Hope can help you in the viva, but your actions help you more.

What will you do?

The First Day Of Viva Prep

It’s not the day you submit, or the day after.

It’s not the first time you read your thesis after submission, or when you start to get ready for a mock viva.

It isn’t even when you really start to plan for submission, or first think about what your examiners might ask.

The first day of viva prep was a long time ago. The first day of your PhD, whenever you started the work that has lead to your thesis. You have been preparing for a long time before you get to the viva: developing your talent, building your knowledge, getting better.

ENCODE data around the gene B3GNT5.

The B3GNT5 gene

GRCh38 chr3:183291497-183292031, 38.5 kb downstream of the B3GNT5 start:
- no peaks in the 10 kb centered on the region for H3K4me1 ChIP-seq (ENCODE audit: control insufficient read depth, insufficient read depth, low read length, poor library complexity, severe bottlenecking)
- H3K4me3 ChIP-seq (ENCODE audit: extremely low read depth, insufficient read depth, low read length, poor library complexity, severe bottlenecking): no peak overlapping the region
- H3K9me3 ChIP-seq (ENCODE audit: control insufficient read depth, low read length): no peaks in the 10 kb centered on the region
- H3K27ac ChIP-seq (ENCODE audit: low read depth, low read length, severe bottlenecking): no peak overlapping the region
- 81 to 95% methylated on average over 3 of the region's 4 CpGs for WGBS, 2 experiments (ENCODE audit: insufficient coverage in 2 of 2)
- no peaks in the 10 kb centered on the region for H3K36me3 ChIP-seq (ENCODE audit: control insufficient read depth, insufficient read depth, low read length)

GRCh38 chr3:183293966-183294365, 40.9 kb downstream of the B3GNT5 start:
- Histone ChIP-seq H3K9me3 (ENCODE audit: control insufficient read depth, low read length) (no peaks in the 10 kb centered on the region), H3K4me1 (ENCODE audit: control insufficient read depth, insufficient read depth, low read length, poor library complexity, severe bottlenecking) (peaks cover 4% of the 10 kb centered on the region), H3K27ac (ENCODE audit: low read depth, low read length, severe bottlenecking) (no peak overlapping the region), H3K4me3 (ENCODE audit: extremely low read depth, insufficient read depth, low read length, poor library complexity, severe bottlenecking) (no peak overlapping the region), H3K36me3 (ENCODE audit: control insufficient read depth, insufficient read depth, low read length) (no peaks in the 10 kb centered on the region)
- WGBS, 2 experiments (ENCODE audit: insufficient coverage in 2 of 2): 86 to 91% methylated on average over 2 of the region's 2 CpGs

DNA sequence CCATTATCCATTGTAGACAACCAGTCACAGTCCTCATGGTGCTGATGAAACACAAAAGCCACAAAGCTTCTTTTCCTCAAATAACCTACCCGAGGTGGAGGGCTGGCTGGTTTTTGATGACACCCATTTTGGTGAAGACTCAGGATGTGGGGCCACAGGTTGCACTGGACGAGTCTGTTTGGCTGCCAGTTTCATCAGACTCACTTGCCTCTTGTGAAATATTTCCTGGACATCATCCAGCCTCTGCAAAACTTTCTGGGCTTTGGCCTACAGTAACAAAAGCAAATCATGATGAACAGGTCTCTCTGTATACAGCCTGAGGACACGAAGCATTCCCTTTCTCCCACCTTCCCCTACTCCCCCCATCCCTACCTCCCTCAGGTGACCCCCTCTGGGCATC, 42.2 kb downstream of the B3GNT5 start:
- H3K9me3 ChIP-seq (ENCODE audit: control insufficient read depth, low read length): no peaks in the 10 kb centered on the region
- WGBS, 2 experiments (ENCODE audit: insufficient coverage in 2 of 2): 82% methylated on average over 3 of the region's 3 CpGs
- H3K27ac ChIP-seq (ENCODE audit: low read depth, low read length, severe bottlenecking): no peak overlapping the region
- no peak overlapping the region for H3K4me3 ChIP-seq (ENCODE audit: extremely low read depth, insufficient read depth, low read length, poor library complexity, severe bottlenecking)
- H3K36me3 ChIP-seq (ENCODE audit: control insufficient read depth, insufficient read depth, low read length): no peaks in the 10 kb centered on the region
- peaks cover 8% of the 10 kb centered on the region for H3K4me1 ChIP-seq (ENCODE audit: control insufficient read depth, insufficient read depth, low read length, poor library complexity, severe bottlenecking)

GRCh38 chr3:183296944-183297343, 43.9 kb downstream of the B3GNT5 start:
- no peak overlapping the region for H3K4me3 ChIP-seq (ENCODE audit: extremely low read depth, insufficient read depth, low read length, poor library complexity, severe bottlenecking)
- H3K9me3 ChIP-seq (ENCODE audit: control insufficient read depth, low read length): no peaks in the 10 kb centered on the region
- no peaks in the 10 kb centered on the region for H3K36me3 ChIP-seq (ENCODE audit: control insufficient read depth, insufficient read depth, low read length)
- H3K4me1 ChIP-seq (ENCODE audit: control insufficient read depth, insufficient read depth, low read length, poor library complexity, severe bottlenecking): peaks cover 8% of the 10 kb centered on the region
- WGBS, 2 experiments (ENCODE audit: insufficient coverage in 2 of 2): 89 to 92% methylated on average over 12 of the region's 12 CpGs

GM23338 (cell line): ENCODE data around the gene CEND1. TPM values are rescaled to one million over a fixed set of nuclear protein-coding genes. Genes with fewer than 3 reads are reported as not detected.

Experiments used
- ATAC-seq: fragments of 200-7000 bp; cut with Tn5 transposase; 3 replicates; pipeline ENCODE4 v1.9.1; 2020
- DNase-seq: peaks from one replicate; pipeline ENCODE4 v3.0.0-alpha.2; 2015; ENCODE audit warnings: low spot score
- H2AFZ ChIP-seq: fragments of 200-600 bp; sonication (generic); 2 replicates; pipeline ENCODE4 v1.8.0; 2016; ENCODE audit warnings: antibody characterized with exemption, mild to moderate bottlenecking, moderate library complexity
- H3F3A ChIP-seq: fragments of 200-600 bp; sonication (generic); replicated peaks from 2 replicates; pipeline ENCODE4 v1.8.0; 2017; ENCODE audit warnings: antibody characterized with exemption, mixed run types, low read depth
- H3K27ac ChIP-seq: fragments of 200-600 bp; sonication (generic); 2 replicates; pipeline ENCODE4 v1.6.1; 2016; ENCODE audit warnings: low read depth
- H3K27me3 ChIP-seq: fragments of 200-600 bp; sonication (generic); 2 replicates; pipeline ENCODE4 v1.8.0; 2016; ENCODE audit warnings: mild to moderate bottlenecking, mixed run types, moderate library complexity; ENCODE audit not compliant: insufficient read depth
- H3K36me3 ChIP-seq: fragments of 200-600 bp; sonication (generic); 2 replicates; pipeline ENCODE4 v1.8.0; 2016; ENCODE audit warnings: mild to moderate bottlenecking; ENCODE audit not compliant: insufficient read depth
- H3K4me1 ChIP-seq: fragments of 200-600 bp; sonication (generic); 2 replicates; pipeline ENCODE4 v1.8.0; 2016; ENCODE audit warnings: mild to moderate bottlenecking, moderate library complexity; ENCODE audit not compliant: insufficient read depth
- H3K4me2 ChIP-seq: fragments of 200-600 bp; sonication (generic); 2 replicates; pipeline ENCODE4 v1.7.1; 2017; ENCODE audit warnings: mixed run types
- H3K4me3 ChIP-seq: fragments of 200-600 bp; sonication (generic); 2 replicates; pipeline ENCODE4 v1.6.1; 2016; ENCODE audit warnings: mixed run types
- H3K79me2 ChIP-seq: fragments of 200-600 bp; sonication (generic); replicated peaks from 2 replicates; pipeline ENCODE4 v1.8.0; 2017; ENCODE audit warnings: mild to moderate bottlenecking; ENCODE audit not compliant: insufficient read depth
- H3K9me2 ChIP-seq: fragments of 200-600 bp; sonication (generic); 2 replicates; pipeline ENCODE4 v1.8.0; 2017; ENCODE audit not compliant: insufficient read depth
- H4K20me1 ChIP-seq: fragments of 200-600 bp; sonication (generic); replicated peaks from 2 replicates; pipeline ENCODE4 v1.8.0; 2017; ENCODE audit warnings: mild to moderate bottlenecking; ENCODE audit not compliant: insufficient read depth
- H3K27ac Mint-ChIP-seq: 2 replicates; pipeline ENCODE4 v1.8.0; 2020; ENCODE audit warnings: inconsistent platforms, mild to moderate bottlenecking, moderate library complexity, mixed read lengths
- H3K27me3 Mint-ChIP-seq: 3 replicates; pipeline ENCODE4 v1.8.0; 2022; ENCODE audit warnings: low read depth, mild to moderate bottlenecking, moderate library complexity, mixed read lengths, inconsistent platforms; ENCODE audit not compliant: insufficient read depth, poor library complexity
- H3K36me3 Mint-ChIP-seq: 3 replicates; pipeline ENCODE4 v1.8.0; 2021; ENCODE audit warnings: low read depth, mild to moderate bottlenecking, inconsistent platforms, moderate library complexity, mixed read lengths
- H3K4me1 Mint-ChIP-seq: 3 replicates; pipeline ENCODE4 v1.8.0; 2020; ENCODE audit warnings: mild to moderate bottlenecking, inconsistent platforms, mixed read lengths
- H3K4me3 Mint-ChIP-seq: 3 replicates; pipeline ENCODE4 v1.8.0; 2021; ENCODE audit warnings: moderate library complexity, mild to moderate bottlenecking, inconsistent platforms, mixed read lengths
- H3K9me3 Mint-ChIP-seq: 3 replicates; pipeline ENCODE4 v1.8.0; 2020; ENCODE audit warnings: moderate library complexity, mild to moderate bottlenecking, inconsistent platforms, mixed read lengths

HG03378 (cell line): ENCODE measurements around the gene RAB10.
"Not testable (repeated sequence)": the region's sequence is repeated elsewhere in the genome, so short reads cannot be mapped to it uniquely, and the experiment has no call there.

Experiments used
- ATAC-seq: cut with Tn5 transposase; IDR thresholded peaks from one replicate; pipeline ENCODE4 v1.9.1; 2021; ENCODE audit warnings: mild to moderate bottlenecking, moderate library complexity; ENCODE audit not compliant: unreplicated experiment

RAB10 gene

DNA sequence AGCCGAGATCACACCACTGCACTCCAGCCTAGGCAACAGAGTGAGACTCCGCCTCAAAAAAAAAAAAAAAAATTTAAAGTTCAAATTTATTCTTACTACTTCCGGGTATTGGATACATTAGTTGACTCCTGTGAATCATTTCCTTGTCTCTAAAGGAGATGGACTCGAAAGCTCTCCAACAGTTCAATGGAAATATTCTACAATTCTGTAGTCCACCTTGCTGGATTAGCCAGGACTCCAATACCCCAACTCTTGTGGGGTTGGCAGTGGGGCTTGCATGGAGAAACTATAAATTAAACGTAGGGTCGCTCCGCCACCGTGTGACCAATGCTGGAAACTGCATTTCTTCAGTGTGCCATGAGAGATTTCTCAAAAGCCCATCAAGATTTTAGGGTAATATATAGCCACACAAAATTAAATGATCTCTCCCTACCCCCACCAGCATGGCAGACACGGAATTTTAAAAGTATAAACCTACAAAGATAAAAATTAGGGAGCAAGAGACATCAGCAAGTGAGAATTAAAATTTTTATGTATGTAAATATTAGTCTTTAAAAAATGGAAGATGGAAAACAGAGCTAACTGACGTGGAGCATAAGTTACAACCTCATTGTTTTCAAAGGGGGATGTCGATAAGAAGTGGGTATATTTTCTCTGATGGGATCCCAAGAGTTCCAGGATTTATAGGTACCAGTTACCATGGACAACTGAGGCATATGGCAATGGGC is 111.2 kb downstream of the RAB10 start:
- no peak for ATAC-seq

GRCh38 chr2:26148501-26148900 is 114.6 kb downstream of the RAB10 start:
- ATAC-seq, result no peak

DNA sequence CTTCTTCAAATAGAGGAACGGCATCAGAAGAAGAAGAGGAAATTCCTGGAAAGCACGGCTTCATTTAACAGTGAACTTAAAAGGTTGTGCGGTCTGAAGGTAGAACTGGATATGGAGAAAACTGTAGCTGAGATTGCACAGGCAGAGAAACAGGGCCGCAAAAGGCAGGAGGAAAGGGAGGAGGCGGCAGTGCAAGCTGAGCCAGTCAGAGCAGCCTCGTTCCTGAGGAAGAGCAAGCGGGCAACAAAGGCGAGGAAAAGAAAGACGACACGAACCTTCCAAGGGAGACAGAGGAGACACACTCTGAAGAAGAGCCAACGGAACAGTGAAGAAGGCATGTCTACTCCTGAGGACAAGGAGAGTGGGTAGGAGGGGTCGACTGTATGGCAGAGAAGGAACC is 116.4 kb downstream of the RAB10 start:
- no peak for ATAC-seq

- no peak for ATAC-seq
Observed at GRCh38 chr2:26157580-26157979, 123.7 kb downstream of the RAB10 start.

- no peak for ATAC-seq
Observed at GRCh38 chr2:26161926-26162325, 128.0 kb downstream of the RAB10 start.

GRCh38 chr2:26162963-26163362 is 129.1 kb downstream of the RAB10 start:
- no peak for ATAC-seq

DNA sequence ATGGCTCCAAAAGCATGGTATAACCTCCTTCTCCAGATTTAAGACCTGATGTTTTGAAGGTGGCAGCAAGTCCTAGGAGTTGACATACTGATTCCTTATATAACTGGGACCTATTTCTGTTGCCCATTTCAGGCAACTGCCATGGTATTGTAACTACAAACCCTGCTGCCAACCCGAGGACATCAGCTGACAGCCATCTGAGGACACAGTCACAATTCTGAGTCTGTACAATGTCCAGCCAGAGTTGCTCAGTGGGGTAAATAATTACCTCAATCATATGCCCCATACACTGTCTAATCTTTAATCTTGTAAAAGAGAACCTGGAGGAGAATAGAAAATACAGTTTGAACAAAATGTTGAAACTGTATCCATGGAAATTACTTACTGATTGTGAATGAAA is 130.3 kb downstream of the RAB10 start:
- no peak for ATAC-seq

A little extra prep after submission is needed to be ready. Don’t forget though, for your confidence, that you have been preparing for a long time.

A New Viva Alphabet!

I try every day to share something useful about the viva, but there are a lot of topics to be covered!

Back in June 2017 I shared A Viva Alphabet as a way to start thinking about many of the different themes and ideas that surround the viva. Today, I share a new series of thoughts. Again, I can’t cover every issue connected with the viva, but it’s a wide range of topics:

  • A is for Allies: there are lots of people around you who can help. Who do you need to ask first?
  • B is for Book: that’s what you have made! What could you do to help get a good working model of it in your mind?
  • C is for Contribution: the outputs of your research make a difference. How do you define yours?
  • D is for Doctorate: what you have been working towards. What will yours allow you to do?
  • E is for External: one of your examiners. Why were they a good choice?